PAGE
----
I make no claim to be a working class hero. So far I’ve been fortunate enough to stay in decently paid employment. I’ve never relied solely on social welfare, nor have I ever spent any real amount of time unemployed. I’ve also had educational and social opportunities that thousands of my countrymen haven’t since birth, and I will never take any of that for granted. Today I saw my government proudly announce that they’d be doing their best to build a budget around people like me, middle-income family people, while doing the exact opposite.
Throw your memory back around ten months, to the Irish government’s claim that the initial setup cost of Irish Water would be around 180 million euro. Keep that number in mind for a little while – 180 million.
Unpopular an opinion though it may be, I’m not against paying for water. While it’s a natural resource and a basic human right, the maintenance of the water system – which as readers in Roscommon, Leitrim, Galway and (depending on the height of the Lee at any given time ) Cork will know – is shockingly lacking in Ireland, and has been for some time. Simply put, while we’ve been paying for the water system up until now, it’s not actually been doing the required job. The quality of the system’s output, the reliability of its safety, it all needs fixing. For that reason I can absolutely accept that there has to be an increased, shared cost for the citizens of the republic.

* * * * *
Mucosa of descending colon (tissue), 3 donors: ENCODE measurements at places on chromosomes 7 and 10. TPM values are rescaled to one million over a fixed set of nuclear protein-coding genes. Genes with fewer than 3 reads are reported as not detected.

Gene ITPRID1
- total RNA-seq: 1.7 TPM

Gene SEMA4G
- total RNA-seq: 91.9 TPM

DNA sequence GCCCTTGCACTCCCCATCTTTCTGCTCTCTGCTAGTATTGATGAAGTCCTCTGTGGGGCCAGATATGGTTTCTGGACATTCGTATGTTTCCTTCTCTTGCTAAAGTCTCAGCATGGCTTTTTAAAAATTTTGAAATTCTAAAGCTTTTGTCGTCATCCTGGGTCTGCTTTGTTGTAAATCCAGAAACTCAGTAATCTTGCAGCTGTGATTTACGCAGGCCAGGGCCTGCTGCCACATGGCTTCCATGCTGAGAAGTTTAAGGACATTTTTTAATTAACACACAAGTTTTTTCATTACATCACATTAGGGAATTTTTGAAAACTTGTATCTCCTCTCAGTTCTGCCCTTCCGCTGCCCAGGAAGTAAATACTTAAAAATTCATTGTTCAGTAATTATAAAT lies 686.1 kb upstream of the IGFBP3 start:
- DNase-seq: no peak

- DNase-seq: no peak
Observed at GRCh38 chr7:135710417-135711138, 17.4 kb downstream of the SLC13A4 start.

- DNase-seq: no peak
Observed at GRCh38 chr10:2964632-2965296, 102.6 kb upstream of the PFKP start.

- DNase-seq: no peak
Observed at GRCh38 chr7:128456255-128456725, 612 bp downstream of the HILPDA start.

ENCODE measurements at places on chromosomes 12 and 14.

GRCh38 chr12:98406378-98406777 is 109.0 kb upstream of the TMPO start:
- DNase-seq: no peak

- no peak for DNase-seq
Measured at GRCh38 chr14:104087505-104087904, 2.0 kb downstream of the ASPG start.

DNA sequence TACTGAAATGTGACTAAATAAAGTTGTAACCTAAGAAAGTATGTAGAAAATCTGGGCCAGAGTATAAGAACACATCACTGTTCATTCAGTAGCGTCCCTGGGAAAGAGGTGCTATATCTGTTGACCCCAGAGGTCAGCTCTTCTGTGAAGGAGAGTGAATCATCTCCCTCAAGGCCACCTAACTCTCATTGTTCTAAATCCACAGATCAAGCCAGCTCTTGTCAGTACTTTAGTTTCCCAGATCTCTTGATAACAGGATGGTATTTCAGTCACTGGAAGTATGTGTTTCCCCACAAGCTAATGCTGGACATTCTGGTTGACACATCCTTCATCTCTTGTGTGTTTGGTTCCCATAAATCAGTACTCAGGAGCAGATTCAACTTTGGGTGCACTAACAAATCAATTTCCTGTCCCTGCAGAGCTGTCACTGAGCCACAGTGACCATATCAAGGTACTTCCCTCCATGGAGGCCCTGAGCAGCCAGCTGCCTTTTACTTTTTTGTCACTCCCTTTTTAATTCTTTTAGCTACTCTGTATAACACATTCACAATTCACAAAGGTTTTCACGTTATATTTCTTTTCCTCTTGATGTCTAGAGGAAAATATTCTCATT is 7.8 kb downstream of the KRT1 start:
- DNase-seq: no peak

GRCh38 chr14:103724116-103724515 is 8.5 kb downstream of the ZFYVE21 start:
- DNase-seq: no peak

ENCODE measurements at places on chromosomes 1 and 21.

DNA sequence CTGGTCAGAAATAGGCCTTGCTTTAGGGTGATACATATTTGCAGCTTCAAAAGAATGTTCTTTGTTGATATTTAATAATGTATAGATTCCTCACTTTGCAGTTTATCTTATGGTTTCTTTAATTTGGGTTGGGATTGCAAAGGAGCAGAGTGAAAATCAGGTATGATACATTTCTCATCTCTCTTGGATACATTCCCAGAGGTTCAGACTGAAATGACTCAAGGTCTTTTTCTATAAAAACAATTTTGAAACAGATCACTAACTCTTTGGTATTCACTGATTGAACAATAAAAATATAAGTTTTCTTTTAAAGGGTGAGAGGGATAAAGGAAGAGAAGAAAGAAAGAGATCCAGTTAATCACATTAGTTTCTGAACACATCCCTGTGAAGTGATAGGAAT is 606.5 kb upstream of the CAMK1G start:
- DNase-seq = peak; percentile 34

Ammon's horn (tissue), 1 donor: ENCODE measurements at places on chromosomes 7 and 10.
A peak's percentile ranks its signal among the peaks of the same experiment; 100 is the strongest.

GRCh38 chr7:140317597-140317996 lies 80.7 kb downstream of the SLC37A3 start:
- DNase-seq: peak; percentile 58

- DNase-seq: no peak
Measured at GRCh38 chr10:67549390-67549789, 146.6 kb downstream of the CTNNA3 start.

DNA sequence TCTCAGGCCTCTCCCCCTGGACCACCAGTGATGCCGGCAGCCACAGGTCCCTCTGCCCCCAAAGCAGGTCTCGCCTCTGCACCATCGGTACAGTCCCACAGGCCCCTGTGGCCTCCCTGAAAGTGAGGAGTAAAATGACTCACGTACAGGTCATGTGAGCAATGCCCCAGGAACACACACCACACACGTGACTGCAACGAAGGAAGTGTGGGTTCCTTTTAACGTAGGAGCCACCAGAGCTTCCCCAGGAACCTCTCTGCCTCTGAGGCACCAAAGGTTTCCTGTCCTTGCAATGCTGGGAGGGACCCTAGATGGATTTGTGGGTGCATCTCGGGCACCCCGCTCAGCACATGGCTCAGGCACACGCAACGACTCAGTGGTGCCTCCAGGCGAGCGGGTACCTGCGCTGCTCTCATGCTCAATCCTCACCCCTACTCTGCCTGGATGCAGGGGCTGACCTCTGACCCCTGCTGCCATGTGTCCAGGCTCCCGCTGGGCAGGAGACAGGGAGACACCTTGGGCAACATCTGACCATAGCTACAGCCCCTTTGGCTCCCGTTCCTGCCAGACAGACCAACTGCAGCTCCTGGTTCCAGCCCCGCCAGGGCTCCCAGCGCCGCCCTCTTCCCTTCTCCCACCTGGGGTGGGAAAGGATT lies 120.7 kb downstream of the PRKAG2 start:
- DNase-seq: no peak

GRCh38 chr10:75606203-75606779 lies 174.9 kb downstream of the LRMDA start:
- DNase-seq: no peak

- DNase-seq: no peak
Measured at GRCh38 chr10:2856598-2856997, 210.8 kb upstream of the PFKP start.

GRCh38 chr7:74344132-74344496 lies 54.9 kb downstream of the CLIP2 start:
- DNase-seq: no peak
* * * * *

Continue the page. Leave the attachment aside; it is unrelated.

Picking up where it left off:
Remember, 180 million.
Let’s make a few assumptions for a minute about Irish Water.
Let’s assume that it’s not actually an unnecessary behemoth, designed to do the job of the department of the environment without exposing the civil service to any kind of oversight or criticism if its done badly.